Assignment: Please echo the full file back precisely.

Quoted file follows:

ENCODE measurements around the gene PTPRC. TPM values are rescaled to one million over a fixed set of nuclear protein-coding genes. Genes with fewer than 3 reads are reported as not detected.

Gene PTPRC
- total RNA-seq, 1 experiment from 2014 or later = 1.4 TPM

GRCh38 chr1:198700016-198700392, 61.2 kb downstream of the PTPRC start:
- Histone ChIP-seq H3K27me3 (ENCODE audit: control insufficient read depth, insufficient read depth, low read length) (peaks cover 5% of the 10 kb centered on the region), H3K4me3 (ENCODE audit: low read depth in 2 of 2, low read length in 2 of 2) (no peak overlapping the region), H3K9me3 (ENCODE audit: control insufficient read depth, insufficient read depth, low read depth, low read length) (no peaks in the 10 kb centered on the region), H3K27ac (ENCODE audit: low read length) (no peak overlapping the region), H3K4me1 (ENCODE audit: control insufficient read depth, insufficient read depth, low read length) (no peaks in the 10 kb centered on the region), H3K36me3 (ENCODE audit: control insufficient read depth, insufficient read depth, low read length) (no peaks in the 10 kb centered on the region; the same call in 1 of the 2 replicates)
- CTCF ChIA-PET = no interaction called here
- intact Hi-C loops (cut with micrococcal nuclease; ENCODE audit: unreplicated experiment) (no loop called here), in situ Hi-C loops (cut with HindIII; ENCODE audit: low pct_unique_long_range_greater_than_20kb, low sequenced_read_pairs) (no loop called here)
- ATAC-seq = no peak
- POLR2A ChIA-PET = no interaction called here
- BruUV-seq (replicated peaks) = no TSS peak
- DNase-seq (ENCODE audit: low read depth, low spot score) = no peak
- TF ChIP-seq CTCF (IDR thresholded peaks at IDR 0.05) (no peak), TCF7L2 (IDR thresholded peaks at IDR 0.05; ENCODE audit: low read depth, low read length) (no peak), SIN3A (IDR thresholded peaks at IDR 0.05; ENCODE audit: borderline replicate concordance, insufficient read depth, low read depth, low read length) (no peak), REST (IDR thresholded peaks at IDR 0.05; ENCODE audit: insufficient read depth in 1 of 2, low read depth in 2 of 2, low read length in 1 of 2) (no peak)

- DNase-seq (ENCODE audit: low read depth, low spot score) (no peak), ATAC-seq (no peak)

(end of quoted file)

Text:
ENCODE measurements around the gene PTPRC. TPM values are rescaled to one million over a fixed set of nuclear protein-coding genes. Genes with fewer than 3 reads are reported as not detected.

Gene PTPRC
- total RNA-seq, 1 experiment from 2014 or later = 1.4 TPM

GRCh38 chr1:198700016-198700392, 61.2 kb downstream of the PTPRC start:
- Histone ChIP-seq H3K27me3 (ENCODE audit: control insufficient read depth, insufficient read depth, low read length) (peaks cover 5% of the 10 kb centered on the region), H3K4me3 (ENCODE audit: low read depth in 2 of 2, low read length in 2 of 2) (no peak overlapping the region), H3K9me3 (ENCODE audit: control insufficient read depth, insufficient read depth, low read depth, low read length) (no peaks in the 10 kb centered on the region), H3K27ac (ENCODE audit: low read length) (no peak overlapping the region), H3K4me1 (ENCODE audit: control insufficient read depth, insufficient read depth, low read length) (no peaks in the 10 kb centered on the region), H3K36me3 (ENCODE audit: control insufficient read depth, insufficient read depth, low read length) (no peaks in the 10 kb centered on the region; the same call in 1 of the 2 replicates)
- CTCF ChIA-PET = no interaction called here
- intact Hi-C loops (cut with micrococcal nuclease; ENCODE audit: unreplicated experiment) (no loop called here), in situ Hi-C loops (cut with HindIII; ENCODE audit: low pct_unique_long_range_greater_than_20kb, low sequenced_read_pairs) (no loop called here)
- ATAC-seq = no peak
- POLR2A ChIA-PET = no interaction called here
- BruUV-seq (replicated peaks) = no TSS peak
- DNase-seq (ENCODE audit: low read depth, low spot score) = no peak
- TF ChIP-seq CTCF (IDR thresholded peaks at IDR 0.05) (no peak), TCF7L2 (IDR thresholded peaks at IDR 0.05; ENCODE audit: low read depth, low read length) (no peak), SIN3A (IDR thresholded peaks at IDR 0.05; ENCODE audit: borderline replicate concordance, insufficient read depth, low read depth, low read length) (no peak), REST (IDR thresholded peaks at IDR 0.05; ENCODE audit: insufficient read depth in 1 of 2, low read depth in 2 of 2, low read length in 1 of 2) (no peak)

- DNase-seq (ENCODE audit: low read depth, low spot score) (no peak), ATAC-seq (no peak)